Semicolons are often misused, inspiring both love and hate from professional wordsmiths. But with a proper understanding of their purpose, they can become one of your favorite punctuation marks. Here are a few pointers to help you put them to work correctly in your writing.
• Use a semicolon to heap on more clauses to a sentence. Anita walked up to the office manager, a request for more highlighters in hand; she silently dared him to judge her.
• Use them in a list where commas are already in play, separating ideas in a sentence. She thought of excuses to give Charles; that she really liked highlighting things; that her boss ordered her to ask for them; that someone was stealing them from her.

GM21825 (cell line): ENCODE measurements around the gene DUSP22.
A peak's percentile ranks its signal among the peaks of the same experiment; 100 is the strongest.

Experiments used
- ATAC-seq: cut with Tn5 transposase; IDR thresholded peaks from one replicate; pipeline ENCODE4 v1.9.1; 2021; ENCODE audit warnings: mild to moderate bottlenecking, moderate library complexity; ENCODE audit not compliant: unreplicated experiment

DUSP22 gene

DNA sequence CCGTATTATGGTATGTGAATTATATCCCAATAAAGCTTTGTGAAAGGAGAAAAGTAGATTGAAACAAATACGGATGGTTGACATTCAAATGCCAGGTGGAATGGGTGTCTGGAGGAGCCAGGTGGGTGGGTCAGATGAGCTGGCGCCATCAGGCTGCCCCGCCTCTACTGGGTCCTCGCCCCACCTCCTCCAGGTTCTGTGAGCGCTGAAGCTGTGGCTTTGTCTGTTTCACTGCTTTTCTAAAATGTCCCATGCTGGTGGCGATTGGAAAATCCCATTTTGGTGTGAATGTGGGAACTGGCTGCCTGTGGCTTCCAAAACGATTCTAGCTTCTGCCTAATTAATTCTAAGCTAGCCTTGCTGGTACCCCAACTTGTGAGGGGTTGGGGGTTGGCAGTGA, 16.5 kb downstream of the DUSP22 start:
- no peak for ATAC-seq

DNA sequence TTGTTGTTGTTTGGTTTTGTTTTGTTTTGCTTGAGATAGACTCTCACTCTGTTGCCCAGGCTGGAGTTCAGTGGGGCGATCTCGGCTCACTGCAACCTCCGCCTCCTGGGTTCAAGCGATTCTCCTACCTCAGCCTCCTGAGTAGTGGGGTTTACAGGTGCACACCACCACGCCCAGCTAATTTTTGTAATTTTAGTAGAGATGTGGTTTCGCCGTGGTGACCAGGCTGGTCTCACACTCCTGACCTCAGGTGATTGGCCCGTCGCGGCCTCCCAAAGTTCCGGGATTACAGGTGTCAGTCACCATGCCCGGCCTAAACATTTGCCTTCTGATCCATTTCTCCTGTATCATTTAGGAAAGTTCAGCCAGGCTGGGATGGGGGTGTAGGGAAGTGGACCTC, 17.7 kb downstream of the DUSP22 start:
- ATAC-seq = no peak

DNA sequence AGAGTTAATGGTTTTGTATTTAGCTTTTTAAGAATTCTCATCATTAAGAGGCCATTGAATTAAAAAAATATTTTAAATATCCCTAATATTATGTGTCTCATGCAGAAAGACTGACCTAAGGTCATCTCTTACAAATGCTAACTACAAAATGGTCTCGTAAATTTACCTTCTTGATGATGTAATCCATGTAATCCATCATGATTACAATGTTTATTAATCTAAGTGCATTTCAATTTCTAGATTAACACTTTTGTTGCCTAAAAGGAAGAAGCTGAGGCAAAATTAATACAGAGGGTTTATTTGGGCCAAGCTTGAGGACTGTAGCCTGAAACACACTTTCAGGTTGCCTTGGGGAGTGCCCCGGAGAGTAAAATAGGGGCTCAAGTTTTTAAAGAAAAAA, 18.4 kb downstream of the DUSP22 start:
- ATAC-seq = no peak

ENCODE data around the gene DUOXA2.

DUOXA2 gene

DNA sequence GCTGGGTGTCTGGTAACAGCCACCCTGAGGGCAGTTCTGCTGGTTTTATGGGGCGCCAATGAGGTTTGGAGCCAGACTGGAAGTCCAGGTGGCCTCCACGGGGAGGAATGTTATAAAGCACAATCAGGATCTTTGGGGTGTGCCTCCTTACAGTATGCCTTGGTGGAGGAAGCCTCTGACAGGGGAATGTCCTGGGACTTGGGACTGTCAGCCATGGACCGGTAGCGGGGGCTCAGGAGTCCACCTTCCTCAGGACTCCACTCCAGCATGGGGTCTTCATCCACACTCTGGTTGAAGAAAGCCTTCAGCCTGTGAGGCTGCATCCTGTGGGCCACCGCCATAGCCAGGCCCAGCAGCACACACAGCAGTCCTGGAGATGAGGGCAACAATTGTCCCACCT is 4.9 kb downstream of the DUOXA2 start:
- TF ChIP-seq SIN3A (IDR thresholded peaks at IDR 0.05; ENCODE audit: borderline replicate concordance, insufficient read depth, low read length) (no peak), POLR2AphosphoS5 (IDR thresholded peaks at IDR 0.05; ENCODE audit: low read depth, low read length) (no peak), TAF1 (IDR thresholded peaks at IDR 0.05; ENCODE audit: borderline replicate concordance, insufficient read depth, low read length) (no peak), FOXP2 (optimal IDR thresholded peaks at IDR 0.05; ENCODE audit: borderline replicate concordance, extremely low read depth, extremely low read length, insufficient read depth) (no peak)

• Use the semicolon as a clue to the reader that something important follows. Charles sensed Anita was not in a good way; he dodged her gaze, and sat eerily, silent eyes fixed on his computer monitor.
• Use semicolons to make lists easier to read. Charles ran through the list of options: blue, black or red pens; black or blue dry erase markers; pink, green or orange highlighters; and yellow or white notepads.
• Use the semicolon as a substitute for the word “moreover.” If you can use “moreover” to connect two ideas in a sentence, consider replacing it with the svelte semicolon. Anita gripped the supply bag; the staples ground into her palm, though she barely noticed.
Try these tips and you’ll be working semicolons into your writing like a pro.
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